Benchmarking is the process of tracking a building’s energy and water usage, using a standard metric to evaluate its relative efficiency over time as well as to compare the building’s efficiency to its peers nationwide. The U.S. Environmental Protection Agency’s (EPA) free benchmarking software, ENERGY STAR® Portfolio Manager, has become standard as cities look to drive energy efficiency and utility transparency.
The Clean and Affordable Energy Act of 2008 established that all private buildings over 50,000 gross square feet within the District of Columbia, including multifamily residences, must measure and disclose their energy and water consumption to the Department of Energy & Environment (DOEE). The annual reporting deadline is April 1st of each year. DOEE publishes summary results for each building on its website. DOEE shares all benchmarking data collected with the DCSEU to help the DCSEU in its mission of driving energy efficiency improvements throughout the city.
Benchmarking Data Verification Support Services Program
DOEE has partnered with the DCSEU on a new benchmarking data verification initiative established in the Clean Energy DC Omnibus Act of 2018. District properties will be required to obtain third-party verification every 3 years for benchmarking data submitted to DOEE. For this reporting year only, DOEE and the DCSEU are offering no-cost verification to covered buildings.
With the upcoming Building Energy Performance Standards (BEPS), having accurate and verified benchmarking data is crucial. This data will be used to set the performance standard that the property in question will be required to meet starting in 2021. In the coming years, data verification will need to be conducted by a licensed third-party professional, so we highly recommend taking advantage of this no-cost offering.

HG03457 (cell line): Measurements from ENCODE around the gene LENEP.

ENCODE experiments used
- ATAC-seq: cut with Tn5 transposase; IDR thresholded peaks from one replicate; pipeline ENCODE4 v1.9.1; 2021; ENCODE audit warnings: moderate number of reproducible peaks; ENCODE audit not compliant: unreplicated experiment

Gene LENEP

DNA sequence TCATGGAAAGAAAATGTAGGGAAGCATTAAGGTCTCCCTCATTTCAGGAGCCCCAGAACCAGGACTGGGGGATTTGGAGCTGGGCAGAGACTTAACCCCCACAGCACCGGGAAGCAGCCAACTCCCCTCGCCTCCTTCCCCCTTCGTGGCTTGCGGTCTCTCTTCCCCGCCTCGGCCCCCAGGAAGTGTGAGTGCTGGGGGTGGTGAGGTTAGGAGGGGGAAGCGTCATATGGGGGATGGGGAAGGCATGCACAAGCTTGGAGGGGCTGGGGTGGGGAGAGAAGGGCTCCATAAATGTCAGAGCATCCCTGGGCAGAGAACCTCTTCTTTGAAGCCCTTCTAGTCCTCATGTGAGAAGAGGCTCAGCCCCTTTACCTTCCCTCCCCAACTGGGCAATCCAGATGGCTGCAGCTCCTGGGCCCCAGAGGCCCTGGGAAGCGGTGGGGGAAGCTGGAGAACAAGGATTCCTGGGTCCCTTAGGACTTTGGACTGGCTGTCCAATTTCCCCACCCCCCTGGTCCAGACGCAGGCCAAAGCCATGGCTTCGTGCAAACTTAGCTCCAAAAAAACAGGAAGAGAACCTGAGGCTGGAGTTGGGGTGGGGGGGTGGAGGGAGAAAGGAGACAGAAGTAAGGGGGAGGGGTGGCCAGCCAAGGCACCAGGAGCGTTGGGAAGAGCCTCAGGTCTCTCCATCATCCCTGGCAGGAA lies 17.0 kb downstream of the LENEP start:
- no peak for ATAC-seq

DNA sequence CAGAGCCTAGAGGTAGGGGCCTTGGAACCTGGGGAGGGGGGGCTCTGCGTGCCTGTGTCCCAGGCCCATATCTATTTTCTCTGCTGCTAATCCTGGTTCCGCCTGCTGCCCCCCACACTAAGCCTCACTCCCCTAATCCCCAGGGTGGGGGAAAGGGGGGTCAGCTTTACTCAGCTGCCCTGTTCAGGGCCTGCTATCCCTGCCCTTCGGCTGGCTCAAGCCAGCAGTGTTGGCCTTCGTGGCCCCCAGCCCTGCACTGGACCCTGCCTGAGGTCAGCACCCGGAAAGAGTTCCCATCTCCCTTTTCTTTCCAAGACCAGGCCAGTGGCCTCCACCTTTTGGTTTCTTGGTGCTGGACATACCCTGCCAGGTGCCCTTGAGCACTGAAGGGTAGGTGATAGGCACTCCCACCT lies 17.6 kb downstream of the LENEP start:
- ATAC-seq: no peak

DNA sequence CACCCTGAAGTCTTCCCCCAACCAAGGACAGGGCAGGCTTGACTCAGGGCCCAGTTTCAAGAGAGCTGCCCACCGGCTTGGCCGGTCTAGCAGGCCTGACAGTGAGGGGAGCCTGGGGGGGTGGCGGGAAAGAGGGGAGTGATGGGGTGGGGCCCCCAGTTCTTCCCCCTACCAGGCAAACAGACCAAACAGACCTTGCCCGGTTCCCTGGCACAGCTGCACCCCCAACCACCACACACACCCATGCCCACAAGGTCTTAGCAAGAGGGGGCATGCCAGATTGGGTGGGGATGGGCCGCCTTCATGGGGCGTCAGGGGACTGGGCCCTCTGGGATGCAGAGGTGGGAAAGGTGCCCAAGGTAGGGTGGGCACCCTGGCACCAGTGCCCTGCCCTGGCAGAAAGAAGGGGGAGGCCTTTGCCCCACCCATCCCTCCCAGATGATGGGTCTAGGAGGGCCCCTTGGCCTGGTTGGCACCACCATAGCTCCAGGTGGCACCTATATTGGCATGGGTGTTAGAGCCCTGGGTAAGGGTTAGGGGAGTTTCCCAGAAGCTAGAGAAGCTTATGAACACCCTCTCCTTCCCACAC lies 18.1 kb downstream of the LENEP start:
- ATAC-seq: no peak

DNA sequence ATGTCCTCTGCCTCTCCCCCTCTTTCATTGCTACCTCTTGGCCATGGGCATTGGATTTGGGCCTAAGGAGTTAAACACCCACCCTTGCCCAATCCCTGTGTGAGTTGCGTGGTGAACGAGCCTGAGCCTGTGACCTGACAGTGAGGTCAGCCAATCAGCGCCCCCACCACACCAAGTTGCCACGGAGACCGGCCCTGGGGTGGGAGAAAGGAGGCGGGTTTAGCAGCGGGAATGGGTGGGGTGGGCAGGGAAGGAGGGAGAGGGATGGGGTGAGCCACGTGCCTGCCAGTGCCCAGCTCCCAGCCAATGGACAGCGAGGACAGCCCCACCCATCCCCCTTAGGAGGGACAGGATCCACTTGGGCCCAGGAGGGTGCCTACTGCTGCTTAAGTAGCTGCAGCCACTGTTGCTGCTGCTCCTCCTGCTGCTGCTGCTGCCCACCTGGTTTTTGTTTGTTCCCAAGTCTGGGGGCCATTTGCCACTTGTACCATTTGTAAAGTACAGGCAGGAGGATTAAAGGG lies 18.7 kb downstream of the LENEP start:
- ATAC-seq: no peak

Interested? Review the Pre-Enrollment Data Verification Worksheet outlining required documents and information needed for the no cost services application.
Educational Opportunities in Energy Benchmarking
As apart of the Benchmarking Support Services Program, DOEE and the DCSEU hosted two 1-hour webinars that provide an overview of energy benchmarking, discuss upcoming DC benchmarking requirements, provide information on how you can benefit from benchmarking, as well as provide insight and expectations for how licensed professionals should provide verification services. The webinars are as follows:
Introduction to Energy Benchmarking
Verifying Energy Benchmarking Data
Contact The Benchmarking Help Center
The Benchmarking Help Center, operated by the DOEE with support from the DCSEU, provides technical support with using ENERGY STAR Portfolio Manager and guidance on compliance with District regulations. Official documents about the benchmarking regulation can be found on DOEE’s website and answers to some of the most frequently asked questions on energy benchmarking can be found on DOEE's Benchmarking FAQ webpage.
What Is The Value Of Benchmarking?